Waraqa Ibn Nawfal was named as one such individual that taught the Prophet of Islam. Narrated ‘Aisha: Volume 1, Book 1, Number 3
“Khadija then accompanied him to her cousin Waraqa bin Naufal bin Asad bin ‘Abdul ‘Uzza, who, during the pre-Islamic Period became a Christian and used to write the writing with Hebrew letters. He would write from the Gospel in Hebrew as much as Allah wished him to write. He was an old man and had lost his eyesight. Khadija said to Waraqa, “Listen to the story of your nephew, O my cousin!” Waraqa asked, “O my nephew! What have you seen?” Allah’s Apostle described whatever he had seen. Waraqa said, “This is the same one who keeps the secrets (angel Gabriel) whom Allah had sent to Moses. I wish I were young and could live up to the time when your people would turn you out.” Allah’s Apostle asked, “Will they drive me out?” Waraqa replied in the affirmative and said, “Anyone (man) who came with something similar to what you have brought was treated with hostility, and if I should remain alive till the day when you will be turned out then I would support you strongly.” But after a few days Waraqa died.”
When we look at the plethora of accusations late Iranian Muslim scholar Ali Dashti wrote:
“A process of this kind had begun in Mohammad’s mind during his childhood and had prompted him to meet and talk with Christian monks and priests on his Syrian journey instead of spending all his time on commercial business. On his way back, through the lands of Medyan and the Ad and Thamud, he had heard the legends of the local people. In Mecca itself, he had exchanges and visits with followers of the scriptural religions. He had sat for hours in Jabr’s shop near the hill of Marwa and had been in constant touch with Khadija’s cousin Waraqa b. Nawfal, who is said to have translated a part of the New Testament into Arabic. All these experiences are likely to have turned the ever-present disquiet in his inner mind into turmoil. There is a reference in the Qoran to Mohammad’s long and frequent talks with Jabr. The Qorayshites alleged that Mohammad had learned the words of the Qoran from Jabr, who was a foreigner… The biographies of the Prophet mention several other followers of the scriptures and possessors of knowledge with whom he exchanged visits before the start of his mission, e.g. Aesh, the sage of the Howayteb tribe, Salman ol-Farsi, and Belal the Abyssinian. Abu Bakr also had discussions with him at that time and agreed with him.”
There is simply no doubt that Muhammad had some external influence apart from the Angel Jibreel (جبريل “Gabriel”) for his revelation. Muhammad deemed the ‘tales from the ancients’ to have some value, and these tales are therefore found in the Qur’anic text as inspired (waḫy). The Author of the Qur’an also approves the previous revelations, the Tawrāt (Arabic: توراة), the Injíl (Arabic: إنجيل), and the Zabūr (Arabic: زَبُورُ), to be inspired books that he attached to his own perceived revelation. Lastly, the author of the Qur’an also listens to the instructions given by people around his Prophet. Their opinions then find themselves collated within the central book of Islam.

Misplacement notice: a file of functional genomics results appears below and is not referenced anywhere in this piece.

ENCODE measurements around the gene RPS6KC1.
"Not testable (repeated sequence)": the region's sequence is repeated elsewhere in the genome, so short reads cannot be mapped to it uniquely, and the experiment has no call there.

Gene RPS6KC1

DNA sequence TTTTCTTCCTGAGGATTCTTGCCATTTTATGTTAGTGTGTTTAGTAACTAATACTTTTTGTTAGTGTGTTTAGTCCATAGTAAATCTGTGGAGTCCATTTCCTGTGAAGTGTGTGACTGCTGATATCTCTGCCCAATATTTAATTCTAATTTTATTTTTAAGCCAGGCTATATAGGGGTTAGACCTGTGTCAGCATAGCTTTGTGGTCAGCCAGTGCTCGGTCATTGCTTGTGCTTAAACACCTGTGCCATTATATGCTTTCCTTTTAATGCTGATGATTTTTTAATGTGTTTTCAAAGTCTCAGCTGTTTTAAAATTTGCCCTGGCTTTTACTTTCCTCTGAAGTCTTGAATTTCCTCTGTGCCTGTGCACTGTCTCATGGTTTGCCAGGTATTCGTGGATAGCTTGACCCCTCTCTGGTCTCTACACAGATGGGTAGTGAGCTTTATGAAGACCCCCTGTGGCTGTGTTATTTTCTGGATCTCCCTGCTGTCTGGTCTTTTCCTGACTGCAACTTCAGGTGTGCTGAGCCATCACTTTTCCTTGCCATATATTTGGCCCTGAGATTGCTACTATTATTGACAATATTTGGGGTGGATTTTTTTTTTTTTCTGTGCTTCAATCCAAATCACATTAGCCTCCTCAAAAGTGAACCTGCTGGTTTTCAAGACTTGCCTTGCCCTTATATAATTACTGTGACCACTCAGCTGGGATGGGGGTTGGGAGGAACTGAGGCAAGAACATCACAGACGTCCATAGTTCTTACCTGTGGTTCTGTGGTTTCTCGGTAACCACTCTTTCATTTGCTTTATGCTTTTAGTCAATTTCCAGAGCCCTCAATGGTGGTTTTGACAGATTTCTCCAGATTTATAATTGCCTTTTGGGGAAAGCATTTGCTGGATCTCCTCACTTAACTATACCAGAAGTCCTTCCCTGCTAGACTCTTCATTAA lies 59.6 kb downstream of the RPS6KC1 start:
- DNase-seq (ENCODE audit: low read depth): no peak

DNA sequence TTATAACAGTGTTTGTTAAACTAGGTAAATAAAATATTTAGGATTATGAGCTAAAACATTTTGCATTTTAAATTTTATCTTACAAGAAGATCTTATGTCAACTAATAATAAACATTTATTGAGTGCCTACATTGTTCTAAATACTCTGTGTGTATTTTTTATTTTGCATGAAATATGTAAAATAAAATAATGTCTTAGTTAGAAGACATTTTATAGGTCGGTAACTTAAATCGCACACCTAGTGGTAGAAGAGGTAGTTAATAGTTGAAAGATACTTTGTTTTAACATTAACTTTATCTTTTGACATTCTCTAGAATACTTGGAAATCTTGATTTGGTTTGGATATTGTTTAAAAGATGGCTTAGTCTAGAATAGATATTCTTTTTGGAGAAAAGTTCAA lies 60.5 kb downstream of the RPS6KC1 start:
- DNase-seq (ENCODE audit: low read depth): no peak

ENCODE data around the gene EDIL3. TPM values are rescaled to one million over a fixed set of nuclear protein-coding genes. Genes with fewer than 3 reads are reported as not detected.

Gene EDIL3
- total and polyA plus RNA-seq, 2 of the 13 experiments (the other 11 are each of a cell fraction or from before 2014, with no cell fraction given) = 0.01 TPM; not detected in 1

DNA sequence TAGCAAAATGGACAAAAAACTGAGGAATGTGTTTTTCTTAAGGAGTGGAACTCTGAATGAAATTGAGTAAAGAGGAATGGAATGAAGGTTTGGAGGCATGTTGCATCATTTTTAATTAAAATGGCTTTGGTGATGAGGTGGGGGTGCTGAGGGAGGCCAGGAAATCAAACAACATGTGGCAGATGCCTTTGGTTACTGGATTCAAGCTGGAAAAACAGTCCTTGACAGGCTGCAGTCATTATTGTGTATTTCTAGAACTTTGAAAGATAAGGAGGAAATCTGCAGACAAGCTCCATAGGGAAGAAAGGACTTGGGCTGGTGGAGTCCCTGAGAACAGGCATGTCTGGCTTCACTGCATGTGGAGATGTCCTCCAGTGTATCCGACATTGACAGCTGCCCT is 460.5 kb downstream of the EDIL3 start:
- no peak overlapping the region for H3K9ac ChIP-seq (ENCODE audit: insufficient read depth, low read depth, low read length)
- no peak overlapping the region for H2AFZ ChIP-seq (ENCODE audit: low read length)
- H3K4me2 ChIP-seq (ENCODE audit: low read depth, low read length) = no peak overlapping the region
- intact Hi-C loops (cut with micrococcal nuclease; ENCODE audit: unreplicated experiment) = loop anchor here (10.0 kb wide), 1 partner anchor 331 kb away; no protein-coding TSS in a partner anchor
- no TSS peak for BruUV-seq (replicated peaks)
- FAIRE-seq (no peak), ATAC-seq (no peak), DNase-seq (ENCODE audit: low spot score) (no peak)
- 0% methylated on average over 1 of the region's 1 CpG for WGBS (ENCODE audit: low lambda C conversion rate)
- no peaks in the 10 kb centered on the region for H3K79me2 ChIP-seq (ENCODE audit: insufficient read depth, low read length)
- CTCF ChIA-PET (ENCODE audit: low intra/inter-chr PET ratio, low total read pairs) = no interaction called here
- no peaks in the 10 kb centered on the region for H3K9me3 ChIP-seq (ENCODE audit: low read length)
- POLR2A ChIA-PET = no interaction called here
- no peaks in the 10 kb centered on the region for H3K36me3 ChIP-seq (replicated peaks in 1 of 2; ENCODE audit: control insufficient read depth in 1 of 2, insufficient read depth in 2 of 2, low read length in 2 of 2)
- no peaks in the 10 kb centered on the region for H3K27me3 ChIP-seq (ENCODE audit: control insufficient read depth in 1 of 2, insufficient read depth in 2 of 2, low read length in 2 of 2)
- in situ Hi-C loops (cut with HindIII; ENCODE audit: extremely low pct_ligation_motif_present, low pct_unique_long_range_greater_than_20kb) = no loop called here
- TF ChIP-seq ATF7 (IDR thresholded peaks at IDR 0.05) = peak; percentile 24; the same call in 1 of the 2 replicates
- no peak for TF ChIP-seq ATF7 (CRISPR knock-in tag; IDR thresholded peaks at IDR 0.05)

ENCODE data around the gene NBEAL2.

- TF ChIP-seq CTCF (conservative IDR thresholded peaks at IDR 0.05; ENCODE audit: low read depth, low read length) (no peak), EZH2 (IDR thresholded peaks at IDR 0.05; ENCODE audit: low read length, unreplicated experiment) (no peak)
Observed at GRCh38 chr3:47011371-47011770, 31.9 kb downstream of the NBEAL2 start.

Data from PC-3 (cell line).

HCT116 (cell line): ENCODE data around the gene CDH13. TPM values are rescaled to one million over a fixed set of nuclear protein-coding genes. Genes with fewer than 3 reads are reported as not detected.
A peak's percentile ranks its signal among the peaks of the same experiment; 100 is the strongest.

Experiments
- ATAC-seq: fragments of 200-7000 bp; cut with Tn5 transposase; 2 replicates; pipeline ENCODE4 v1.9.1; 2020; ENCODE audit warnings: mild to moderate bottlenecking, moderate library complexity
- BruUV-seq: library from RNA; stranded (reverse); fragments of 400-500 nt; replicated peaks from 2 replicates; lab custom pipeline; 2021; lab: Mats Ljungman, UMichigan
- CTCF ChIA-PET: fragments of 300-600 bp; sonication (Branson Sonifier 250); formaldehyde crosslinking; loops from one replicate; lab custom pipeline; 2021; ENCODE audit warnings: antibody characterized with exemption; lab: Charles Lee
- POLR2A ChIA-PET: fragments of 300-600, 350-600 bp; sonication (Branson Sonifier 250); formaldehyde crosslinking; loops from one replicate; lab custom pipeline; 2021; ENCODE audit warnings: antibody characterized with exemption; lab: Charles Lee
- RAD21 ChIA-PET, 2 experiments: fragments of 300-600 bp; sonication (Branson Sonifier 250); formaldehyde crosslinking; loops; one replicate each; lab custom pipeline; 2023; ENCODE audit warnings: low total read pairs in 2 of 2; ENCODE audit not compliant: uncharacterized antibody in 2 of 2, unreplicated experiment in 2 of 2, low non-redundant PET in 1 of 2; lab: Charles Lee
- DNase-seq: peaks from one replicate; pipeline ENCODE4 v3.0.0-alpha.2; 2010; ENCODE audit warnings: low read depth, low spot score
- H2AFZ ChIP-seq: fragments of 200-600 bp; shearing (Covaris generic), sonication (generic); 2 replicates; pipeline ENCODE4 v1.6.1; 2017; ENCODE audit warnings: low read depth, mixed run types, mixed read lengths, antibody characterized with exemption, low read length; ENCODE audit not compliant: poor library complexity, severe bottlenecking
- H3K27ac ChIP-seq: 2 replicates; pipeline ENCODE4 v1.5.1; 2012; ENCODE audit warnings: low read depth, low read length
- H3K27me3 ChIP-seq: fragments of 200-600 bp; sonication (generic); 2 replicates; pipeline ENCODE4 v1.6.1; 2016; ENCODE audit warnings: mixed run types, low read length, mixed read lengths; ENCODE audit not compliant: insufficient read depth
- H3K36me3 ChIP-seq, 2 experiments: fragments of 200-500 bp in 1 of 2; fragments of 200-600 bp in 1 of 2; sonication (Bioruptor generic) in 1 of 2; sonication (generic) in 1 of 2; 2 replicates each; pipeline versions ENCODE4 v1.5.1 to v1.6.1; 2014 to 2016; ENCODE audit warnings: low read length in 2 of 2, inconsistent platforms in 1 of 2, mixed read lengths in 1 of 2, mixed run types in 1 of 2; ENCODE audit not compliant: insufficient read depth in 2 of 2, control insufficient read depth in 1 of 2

Holy Books have a History, Pg. iv.
 The Original Sources of The Quran, Society for the promotion of Christian Knowledge, London, Pg.210 – 211 1905.
 Read: https://www.answering-islam.org/Silas/borrowing.htm
 The Origins of the Quran, Pg.235.
 The Bible in Arabic, Pg.41-51.
 The Gentle Answer, Pg.23.
 The Qur’an and the Bible: Text and Commentary, Pg.1.
 Ibid, Pg.3.
 The Apology of Al Kindy, Pg.70. can be accessed here: https://www.answering-islam.org/Books/Al-Kindi/p070-071.htm
 The Study Quran, Pg.891.
 “traditions mention the names of several persons, one of whom (Jabar), according to the disbelievers of Makkah taught the Holy Prophet; however, one thing particularly noteworthy about all these persons is that they were non-Arab slaves. Whosoever he might be, the fact that he used to recite the Torah and the Gospel and had an acquaintance with the Holy Prophet, gave an opportunity to the disbelievers for spreading this false report that it was the particular slave who was the real author of the Holy Qur’an, but Muhammad (Allah’s peace be upon him) presented it as the Word of God.” Source: http://englishtafsir.com/Quran/16/index.html#sdfootnote107sym
 “a foreign (i.e., non-Arab) man who lived among them as the servant of some of the clans of Quraysh and who used to sell goods by As-Safa. Maybe the Messenger of Allah used to sit with him sometimes and talk to him a little, but he was a foreigner who did not know much Arabic, only enough simple phrases to answer questions when he had to.” Tafsir Ibn Kathir.
 Islamic Images and Ideas: Essays on Sacred Symbolism edited by John Andrew Morrow, Pg.252.
 23 Years: A Study of the Prophetic Career of Mohammad, Pg.21- 22.